Ladies and Gentlemen on Display: Planter Society at the Virginia Springs, 1790-1860

Lewis, Charlene Marie , Department of History, University of Virginia
Ayers, Edward, Corcoran Department of History, University of Virginia
Rainey, Reuben, Department of Landscape Architecture, University of Virginia

This dissertation examines Southern society and culture from 1790 to 1860 through the lens of the Virginia Springs. Each summer, more elite whites congregated at these resorts than anywhere else in the South. The Virginia Springs formed a key part of the extensive and elaborate world of the Southern elite. At the springs, Southern women and men shaped and reshaped the definitions of lady and gentleman. They defined the limits and characteristics of their class as well.

The story of the Virginia Springs has many facets. The resorts' architecture and landscape provided the backdrop to the visitors' genteel world. Behind the scenes, the proprietors and their white and slave workers both ran the resorts and played important roles in spa society. In an era of greater confusion in medical care, popular and medical opinion considered the springs a perfect place for regaining and preserving health. Concern for their wellbeing and the sensual experience of the waters turned genteel society's attention towards the body, usually considered inappropriate in refined circles.

Nowhere was the dedication to, and the conflict within, Southern gentility more evident than at the springs. For its visitors, the springs possessed all of the hallmarks of their society--exclusivity, refinement, sociability, and order. But gentility at the springs also fostered a dedication to hierarchy, competition, and the exclusion of those who failed to meet genteel standards. In this public environment, men and women negotiated for their status while peers watched their every move. Yet, they also enjoyed playing out fantasies of themselves as cavaliers and ladies.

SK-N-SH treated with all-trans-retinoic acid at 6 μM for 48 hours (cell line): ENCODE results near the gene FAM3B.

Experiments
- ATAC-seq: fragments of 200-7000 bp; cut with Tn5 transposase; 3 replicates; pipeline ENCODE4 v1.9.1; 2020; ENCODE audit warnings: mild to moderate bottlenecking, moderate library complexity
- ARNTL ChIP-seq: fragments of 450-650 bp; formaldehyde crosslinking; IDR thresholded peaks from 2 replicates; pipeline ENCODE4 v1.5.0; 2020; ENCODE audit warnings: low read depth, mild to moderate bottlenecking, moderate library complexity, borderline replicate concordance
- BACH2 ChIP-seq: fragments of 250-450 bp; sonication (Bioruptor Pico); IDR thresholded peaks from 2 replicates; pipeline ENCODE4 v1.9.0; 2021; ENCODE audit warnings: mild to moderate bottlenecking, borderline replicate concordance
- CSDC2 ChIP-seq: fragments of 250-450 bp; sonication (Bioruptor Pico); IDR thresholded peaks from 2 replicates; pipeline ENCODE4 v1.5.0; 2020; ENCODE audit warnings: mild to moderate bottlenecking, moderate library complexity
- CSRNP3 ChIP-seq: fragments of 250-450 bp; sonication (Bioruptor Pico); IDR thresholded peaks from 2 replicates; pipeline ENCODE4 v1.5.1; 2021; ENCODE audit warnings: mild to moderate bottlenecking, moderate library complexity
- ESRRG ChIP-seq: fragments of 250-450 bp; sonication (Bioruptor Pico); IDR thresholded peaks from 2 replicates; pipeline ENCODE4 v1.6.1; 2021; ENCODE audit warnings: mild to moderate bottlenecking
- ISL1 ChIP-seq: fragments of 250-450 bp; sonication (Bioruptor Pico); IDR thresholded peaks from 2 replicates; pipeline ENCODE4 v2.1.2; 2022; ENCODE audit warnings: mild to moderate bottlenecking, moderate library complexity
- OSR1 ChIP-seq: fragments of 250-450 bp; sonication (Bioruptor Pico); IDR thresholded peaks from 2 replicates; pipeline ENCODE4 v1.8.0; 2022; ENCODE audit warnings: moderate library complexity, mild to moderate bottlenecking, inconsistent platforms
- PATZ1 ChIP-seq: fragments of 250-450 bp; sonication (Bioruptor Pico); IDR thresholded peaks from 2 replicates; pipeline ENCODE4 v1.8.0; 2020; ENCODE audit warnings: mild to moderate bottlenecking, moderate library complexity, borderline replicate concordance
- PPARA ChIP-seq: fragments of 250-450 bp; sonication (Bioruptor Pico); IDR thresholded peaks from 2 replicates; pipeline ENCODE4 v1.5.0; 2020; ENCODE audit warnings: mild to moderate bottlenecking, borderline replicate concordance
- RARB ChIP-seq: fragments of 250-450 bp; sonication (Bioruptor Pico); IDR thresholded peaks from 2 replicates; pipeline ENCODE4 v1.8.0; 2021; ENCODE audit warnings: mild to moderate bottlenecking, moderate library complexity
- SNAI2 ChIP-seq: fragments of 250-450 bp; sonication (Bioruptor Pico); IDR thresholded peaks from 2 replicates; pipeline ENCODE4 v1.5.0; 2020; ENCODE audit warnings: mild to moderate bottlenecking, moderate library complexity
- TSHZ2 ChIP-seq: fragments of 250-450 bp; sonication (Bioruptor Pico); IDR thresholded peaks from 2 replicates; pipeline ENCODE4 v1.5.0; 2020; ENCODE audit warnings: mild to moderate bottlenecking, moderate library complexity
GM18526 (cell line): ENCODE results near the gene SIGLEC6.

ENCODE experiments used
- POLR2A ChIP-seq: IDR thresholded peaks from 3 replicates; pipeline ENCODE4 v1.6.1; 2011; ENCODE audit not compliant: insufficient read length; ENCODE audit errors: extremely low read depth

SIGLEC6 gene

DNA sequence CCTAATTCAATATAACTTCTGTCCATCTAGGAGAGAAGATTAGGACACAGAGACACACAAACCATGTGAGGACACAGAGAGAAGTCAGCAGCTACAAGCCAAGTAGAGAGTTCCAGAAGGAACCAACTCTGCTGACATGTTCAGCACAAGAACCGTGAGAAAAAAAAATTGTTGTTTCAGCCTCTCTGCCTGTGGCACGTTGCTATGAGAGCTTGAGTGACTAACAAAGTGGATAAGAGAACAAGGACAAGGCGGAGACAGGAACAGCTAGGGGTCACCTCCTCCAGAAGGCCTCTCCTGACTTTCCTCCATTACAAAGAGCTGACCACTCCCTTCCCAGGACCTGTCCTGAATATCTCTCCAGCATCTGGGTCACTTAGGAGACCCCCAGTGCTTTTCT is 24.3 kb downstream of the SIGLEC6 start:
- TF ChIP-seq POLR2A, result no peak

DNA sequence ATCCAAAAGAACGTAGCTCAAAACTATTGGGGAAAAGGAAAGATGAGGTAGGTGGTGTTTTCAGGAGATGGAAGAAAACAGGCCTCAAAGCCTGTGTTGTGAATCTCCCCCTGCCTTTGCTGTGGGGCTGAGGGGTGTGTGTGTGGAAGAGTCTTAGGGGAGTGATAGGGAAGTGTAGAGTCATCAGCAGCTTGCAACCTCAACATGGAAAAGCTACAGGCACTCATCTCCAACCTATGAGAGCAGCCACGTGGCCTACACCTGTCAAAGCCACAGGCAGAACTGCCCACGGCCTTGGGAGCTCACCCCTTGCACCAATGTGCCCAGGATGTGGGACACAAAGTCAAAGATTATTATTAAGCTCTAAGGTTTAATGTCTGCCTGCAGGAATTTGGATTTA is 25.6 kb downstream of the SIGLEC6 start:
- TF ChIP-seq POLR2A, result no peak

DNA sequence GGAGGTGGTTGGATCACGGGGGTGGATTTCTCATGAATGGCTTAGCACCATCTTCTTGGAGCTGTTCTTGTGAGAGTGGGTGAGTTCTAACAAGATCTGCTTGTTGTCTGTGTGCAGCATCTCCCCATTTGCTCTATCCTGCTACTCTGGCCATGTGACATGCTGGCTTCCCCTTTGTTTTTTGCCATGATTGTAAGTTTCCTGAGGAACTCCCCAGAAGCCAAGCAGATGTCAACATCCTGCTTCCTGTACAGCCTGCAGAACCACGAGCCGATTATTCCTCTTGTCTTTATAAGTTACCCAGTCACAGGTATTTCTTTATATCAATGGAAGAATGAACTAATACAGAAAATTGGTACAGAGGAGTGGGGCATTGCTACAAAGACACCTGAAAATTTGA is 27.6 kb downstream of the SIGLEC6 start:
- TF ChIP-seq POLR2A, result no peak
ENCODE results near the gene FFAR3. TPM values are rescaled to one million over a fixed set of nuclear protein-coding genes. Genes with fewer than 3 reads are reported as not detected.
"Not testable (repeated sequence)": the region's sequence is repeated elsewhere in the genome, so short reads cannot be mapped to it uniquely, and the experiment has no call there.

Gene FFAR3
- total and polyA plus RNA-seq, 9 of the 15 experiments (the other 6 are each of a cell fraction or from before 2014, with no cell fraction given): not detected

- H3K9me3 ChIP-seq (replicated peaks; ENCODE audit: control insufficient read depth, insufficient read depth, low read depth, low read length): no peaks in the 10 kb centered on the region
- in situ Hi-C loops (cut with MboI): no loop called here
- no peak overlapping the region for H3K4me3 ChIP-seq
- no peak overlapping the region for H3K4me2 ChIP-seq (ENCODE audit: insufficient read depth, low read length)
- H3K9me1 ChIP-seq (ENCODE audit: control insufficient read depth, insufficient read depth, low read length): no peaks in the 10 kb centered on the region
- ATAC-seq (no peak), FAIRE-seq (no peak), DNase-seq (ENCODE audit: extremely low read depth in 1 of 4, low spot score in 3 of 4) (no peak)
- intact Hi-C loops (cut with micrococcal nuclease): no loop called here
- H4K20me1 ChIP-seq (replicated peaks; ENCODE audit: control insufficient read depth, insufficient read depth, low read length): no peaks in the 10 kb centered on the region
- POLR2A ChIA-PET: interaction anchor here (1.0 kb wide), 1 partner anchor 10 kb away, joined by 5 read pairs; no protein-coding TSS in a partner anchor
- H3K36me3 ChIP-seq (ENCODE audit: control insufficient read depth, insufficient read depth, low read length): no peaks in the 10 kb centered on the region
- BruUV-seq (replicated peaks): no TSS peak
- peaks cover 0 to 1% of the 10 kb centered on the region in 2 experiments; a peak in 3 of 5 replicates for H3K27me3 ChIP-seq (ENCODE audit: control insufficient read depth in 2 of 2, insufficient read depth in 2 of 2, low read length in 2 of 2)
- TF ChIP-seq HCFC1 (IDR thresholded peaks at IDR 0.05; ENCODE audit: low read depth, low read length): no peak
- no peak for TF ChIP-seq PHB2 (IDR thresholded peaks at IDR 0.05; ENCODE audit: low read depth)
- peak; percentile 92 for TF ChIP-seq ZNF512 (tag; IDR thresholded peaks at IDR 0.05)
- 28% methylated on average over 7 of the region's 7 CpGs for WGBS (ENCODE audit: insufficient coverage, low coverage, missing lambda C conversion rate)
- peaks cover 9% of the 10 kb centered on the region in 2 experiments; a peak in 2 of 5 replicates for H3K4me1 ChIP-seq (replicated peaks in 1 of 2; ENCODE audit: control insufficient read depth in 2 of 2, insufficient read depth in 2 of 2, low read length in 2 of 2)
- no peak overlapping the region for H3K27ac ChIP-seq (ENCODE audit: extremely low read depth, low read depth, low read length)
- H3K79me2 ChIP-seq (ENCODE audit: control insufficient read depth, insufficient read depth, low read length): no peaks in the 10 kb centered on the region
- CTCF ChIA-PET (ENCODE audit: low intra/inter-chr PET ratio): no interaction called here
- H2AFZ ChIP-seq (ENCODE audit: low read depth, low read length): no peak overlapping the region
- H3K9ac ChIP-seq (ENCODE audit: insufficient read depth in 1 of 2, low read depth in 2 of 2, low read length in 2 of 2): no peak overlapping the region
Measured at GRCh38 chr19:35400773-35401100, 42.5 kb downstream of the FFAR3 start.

At the springs, male and female visitors interacted more easily and more often than at home. Indeed, gender relations there reveal a level of sexual integration in planter society that historians have not previously discovered. The visitors' separate gendered experiences remained significant as well; women especially found rare freedom and power. At this place of reunion and relaxation, Southern men and women established and strengthened bonds with members of their own sex. The social and cultural "work" performed at the intensely genteel, but still leisurely, Virginia Springs shaped elite society throughout the South.

PHD (Doctor of Philosophy)
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